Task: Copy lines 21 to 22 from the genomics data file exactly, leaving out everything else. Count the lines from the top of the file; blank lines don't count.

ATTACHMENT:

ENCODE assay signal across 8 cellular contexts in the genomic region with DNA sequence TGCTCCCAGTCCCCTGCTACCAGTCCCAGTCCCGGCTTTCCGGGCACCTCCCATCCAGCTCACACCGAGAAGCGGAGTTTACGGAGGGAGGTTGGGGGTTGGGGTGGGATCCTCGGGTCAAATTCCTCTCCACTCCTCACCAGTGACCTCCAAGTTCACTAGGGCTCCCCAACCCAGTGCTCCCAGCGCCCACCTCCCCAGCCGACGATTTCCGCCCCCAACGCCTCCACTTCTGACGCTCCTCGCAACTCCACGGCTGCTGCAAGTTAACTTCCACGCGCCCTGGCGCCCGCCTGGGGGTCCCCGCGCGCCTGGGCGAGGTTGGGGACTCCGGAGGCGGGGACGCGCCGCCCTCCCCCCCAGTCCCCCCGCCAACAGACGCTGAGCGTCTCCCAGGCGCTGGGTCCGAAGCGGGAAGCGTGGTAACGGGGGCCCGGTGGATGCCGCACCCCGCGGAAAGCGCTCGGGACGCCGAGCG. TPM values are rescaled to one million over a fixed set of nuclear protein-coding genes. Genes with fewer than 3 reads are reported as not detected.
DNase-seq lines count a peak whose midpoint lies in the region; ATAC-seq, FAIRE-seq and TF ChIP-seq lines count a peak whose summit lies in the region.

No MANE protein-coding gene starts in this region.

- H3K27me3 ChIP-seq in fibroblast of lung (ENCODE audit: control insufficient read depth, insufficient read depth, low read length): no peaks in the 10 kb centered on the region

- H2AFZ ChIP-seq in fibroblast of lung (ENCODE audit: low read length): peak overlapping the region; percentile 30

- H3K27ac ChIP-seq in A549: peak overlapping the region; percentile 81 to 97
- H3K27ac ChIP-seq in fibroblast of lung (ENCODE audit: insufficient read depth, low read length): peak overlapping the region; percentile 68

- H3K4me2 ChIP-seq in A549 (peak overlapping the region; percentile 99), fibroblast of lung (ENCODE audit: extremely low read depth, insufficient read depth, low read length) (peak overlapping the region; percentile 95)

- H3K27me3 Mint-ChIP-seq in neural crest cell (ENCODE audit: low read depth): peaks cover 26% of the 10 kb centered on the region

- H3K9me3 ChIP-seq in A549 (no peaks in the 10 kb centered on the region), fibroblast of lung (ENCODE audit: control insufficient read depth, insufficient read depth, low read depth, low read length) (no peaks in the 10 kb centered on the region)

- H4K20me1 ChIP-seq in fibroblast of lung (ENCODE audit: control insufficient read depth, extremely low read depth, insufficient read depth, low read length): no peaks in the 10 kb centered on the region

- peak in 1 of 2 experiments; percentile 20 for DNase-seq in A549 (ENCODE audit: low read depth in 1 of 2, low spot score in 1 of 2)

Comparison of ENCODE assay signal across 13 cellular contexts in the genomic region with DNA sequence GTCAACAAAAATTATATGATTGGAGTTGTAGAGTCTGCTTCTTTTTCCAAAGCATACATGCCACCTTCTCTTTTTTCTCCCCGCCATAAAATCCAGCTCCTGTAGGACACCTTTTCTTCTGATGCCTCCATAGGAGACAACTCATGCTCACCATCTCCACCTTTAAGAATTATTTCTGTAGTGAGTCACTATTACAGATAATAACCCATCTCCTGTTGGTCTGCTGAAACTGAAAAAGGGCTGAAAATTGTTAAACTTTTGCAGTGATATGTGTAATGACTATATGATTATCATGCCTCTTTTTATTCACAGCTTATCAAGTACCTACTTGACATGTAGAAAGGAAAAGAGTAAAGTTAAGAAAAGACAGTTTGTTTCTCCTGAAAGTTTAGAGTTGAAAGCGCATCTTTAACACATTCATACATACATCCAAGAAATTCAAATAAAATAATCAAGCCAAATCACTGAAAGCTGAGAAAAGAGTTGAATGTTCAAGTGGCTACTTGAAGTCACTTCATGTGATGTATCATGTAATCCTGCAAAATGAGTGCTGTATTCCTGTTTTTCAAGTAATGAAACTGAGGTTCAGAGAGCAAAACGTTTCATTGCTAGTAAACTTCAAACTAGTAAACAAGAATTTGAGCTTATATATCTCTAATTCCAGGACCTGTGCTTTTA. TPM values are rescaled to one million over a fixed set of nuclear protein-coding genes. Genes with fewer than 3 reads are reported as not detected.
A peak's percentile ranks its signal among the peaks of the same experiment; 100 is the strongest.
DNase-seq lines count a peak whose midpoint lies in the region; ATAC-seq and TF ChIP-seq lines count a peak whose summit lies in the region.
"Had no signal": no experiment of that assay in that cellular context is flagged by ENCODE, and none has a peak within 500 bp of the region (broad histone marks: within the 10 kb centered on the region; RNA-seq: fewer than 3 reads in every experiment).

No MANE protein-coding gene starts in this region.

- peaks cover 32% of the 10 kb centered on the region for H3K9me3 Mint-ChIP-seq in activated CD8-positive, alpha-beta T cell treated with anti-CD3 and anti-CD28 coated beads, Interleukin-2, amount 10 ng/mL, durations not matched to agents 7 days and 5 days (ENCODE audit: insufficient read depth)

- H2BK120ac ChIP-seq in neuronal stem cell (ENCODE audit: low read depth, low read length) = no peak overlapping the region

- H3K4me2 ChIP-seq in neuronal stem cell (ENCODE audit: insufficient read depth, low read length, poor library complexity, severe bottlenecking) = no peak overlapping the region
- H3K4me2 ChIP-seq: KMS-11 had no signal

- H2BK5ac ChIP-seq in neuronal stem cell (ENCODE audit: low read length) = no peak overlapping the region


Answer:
- H3K4me2 ChIP-seq: KMS-11 had no signal

- H2BK5ac ChIP-seq in neuronal stem cell (ENCODE audit: low read length) = no peak overlapping the region